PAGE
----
Parametric involute curve bevel gear design


#1

I’m trying to design and 3D print bevel gears that mesh correctly. I tried this video:

It looks ok but on close examination identical gears don’t mesh correctly - they overlap.
So I’m looking for some very clever person who knows how to model gears correctly and can help me make it happen in Fusion360. Fusion doesn’t natively support parametric curves directly BUT it can process a script that runs the equations to build a curve. So as long as I have the right equations I can build a script to generate the gear(s).

Do you have the right equations? @Gear105? @Big_Mak? @JohnC?


#2

The trick in making proper bevel gears is how you project them from your pitch circle line on the back angle. Straight off the bat, there is no perfect method. There are several styles of doing this and all of them have their own draw backs. Klingelnberg’s is pretty good the face and root angles are parallel to the pitch line and do not intersect with the apex. Gleason goes the other way and the face and root angles actually cross the pitch line before the apex. Then there is standard where everything meets up. As far as making an equation that is a pretty expansive question. I think I can whip up a model for you, but don’t really have the time to go though and show you the whole deal. If you want to go the equation route and sort it out on your own the math you want to look into is involute https://www.mathcurve.com/courbes2d.gb/developpantedecercle/developpantedecercle.shtml . I think you could do the gear generation more easily with relations instead of equations but I haven’t tried to do it in Fusion yet. That all being said the real magic of bevel gears is in how you project them from the back angle and you can use any standard gear profile to do that and experiment with the projection and meshing from there.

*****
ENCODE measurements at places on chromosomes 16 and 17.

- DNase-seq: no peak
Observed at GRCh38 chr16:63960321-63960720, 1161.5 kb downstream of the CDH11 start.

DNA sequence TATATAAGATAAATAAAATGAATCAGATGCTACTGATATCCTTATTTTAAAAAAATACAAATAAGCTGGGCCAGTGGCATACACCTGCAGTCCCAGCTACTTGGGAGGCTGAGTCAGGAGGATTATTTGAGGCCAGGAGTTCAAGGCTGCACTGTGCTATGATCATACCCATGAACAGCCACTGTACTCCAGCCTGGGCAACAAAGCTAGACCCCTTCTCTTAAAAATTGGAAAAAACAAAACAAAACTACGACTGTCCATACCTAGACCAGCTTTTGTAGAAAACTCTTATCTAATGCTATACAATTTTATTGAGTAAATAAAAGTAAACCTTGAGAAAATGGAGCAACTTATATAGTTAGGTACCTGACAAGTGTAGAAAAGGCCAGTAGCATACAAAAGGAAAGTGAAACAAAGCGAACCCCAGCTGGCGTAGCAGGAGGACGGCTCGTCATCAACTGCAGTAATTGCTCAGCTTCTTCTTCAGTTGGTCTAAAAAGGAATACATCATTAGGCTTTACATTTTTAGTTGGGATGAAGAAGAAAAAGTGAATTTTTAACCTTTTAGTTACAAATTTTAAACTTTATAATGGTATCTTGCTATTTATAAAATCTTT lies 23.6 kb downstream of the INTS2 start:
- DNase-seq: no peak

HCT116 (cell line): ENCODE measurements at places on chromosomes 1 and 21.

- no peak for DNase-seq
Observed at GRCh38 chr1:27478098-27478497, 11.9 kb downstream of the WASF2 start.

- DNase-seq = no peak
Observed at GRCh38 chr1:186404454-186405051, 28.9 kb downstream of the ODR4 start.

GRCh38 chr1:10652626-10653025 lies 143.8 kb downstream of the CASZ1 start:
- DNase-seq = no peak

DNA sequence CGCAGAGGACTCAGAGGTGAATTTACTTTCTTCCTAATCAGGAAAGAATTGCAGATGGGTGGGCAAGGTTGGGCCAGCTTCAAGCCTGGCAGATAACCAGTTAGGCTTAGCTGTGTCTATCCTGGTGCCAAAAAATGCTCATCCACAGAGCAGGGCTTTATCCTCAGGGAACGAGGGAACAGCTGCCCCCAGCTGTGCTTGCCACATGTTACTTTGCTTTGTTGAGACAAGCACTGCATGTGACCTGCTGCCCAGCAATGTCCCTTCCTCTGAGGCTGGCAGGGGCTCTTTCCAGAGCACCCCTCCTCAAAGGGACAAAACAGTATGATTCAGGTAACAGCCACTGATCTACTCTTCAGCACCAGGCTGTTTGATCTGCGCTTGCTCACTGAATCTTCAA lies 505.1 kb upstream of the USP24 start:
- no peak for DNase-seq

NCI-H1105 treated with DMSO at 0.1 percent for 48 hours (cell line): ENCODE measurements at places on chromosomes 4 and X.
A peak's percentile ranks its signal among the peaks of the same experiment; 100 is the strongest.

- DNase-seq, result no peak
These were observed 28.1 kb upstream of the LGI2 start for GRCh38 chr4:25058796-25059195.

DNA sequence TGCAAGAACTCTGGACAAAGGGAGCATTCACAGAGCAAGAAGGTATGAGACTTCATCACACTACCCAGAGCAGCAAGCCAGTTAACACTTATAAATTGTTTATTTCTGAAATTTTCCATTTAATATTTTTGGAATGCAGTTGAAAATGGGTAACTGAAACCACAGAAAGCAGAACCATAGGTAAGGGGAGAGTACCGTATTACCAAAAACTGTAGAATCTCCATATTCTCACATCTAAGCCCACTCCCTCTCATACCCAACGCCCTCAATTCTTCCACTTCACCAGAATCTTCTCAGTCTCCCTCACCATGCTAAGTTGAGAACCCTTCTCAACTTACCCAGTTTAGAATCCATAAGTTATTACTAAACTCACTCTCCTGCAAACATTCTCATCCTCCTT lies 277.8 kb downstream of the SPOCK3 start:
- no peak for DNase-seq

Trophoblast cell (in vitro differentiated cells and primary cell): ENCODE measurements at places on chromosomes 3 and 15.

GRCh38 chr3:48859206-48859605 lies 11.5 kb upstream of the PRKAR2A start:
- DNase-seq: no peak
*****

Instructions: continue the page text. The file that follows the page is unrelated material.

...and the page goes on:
#3

Best solution IMO is to just buy a license to Gearotic. :slight_smile: https://www.gear2motion.com/


#4

Personally I have found Gearotic to be inaccurate. But it is probably good enough for most applications.


#5

I prefer just popping on mcmaster and downloading the CAD file of the relevant gear, so much faster:


#6

Continuing on this topic, what would be a way to design bevel gears that mesh at angles which are not 90 degrees?


#7

Still by projecting from the back angle centred around the pitch line just now the angles are a little different… if you draw out the side view, you can see that the pitch line is still half way between the gear centre line, but now the face and root angles have changed.


#8

Since you seem more knowledgeable about this subject than me, would you mind giving your opinion on the following bevel gear generating resource?

http://www.otvinta.com/bevel.html


#9

Seems a little strange to be honest. It is missing some functionality while adding some that I don’t understand.


#10

I find McMaster-Carr’s cad files are pretty damn good, but I’d contact their customer service to find out how accurate the cad files for their gears are – I’ve downloaded models from them that weren’t exactly representative of the product (key dimensions were accurate of course, but some of the details were a bit off)


#11

Downloading a mcmaster-carr gear is great… when they apply to your solution.


#12

I found a great resource with information about drawing involute curves.

http://www.cartertools.com/involute.html


#13

Perhaps some inspiration can be found from this hackaday contest going on right now: